What kind of person we are to become is articulated by no less a moral authority than Archbishop Desmond Tutu:
When we want to give high praise to someone we say, Yu, u nobuntu; hey, so-and-so has Ubuntu. Then you are generous, you are hospitable, and you are friendly and caring and compassionate. You share what you have. It is to say, my humanity is caught up, is inextricably bound up, in yours. We belong in a bundle of life. We say a person is a person through other persons. It is not I think therefore I am. It says rather: I am human because I belong, I participate, and I share. A person with Ubuntu is open and available to others, affirming of others, does not feel threatened that others are able and good, for he or she has a proper self-assurance that comes from knowing that he or she belongs in a greater whole and is diminished when others are humiliated or diminished, when others are tortured or oppressed, or treated as if they were less than who they are.
In other terms, ubuntu involves the project of acquiring and practicing certain virtues, including a strong sense of interconnectedness with one’s larger community and the states and fates of others in that community – in part as this contributes to the virtue of “proper self- assurance.”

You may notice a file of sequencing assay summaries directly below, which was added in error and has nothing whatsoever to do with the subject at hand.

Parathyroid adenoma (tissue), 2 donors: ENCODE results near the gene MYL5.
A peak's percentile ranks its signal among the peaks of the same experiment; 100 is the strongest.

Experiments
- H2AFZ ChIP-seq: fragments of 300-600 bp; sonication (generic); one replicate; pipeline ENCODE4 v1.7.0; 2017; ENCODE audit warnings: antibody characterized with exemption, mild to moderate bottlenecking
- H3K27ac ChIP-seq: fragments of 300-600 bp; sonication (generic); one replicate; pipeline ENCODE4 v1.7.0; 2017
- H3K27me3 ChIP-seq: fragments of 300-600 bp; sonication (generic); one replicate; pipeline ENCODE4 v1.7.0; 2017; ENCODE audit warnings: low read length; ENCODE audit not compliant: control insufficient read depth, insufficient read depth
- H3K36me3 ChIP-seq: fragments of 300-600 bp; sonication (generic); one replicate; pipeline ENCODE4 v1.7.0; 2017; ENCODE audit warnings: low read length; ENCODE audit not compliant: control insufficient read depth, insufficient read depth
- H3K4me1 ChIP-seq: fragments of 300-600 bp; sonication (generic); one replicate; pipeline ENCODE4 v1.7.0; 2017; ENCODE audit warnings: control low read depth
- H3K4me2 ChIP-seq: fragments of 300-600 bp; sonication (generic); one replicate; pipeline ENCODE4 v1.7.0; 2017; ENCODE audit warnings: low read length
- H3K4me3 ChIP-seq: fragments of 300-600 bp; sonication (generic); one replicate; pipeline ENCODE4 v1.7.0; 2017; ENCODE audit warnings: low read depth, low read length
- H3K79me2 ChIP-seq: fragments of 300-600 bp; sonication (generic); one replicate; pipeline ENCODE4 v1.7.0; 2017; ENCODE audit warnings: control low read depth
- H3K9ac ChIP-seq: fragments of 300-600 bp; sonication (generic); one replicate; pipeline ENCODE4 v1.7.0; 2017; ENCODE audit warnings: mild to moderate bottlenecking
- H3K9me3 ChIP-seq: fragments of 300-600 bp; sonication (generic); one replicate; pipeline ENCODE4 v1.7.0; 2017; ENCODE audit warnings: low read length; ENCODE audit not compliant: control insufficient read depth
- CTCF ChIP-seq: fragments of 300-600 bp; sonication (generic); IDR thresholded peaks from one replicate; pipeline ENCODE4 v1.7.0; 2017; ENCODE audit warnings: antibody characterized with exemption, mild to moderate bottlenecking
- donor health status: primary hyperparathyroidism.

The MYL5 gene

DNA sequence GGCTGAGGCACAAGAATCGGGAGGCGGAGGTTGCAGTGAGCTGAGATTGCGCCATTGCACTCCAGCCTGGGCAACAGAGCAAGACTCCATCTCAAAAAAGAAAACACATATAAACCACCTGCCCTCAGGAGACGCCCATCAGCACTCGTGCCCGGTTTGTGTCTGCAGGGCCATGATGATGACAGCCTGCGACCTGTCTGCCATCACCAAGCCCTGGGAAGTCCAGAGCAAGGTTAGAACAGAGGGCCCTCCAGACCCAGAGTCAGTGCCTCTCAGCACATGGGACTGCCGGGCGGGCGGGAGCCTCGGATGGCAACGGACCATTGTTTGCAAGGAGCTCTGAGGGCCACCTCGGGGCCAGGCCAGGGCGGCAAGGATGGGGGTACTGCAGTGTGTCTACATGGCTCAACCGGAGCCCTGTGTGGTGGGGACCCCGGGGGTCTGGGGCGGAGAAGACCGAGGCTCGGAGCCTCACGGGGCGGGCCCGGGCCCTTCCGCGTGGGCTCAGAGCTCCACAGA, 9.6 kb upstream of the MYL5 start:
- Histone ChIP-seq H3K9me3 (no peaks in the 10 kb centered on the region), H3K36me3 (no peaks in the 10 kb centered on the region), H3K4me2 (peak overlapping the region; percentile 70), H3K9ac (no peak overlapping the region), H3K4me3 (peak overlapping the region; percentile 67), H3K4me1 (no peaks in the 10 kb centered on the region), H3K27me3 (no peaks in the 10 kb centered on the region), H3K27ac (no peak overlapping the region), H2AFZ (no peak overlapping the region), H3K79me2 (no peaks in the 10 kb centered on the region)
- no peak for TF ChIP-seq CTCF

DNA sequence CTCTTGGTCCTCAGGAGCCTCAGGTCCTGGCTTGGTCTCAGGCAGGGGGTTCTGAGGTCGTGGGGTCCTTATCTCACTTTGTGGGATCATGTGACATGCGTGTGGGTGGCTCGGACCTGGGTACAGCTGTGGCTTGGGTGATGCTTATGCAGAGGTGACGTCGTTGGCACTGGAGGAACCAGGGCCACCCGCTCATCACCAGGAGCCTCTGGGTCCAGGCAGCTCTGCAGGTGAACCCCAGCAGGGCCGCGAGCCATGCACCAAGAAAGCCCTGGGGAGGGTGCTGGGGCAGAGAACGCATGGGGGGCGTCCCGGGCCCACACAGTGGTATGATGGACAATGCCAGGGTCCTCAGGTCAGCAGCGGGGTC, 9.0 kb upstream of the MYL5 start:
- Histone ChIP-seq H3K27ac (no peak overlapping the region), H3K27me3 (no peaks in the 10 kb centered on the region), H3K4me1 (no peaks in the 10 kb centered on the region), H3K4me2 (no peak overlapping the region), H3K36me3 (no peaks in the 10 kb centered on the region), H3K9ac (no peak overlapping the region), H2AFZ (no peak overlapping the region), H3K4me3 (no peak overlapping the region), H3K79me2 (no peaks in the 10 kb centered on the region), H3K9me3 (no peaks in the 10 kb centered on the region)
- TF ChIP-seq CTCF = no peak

Alongside their rich distinctiveness, in these ways African traditions closely parallel both Confucian thought and Aristotelian virtue ethics, beginning with their shared emphasis on the individual human being as first of all engaged with the larger human (and natural) communities, for the sake of both individual and community harmony and flourishing. Hence, Confucian and Aristotelian approaches may provide helpful analogues for African thinkers as they explore and develop their own forms of information and computing ethics. But all of this is still emerging: it will be very interesting to see where African philosophers and users of digital media take us – both for their own sake, and for the sake of the larger global dialogue regarding ICE and digital ethics more generally.
Applications For a host of reasons – beginning with the effects and consequences of centuries of Western colonialism – a good deal of recent work on information ethics in African contexts focuses on urgent matters of development, including ICT4D (ICT for development), justice, and digital literacy.
Coetzee Bester and Beverley Malan Information Ethics in Africa: Curriculum Design and Implementation, Innovation: Journal of Appropriate Librarianship and Information Work in Southern Africa (52): 19–35.
A subsequent development of the first African Information Ethics conference in 2007 was the establishment of the Africa Centre of Excellence for Information Ethics (ACEIE) in 2012. One of the aims of the ACEIE is to develop a Curriculum Framework for information ethics. This article describes components of the Framework and its possible contributions to information ethics as well as to “the development of Africa as a globally competitive information and knowledge society.”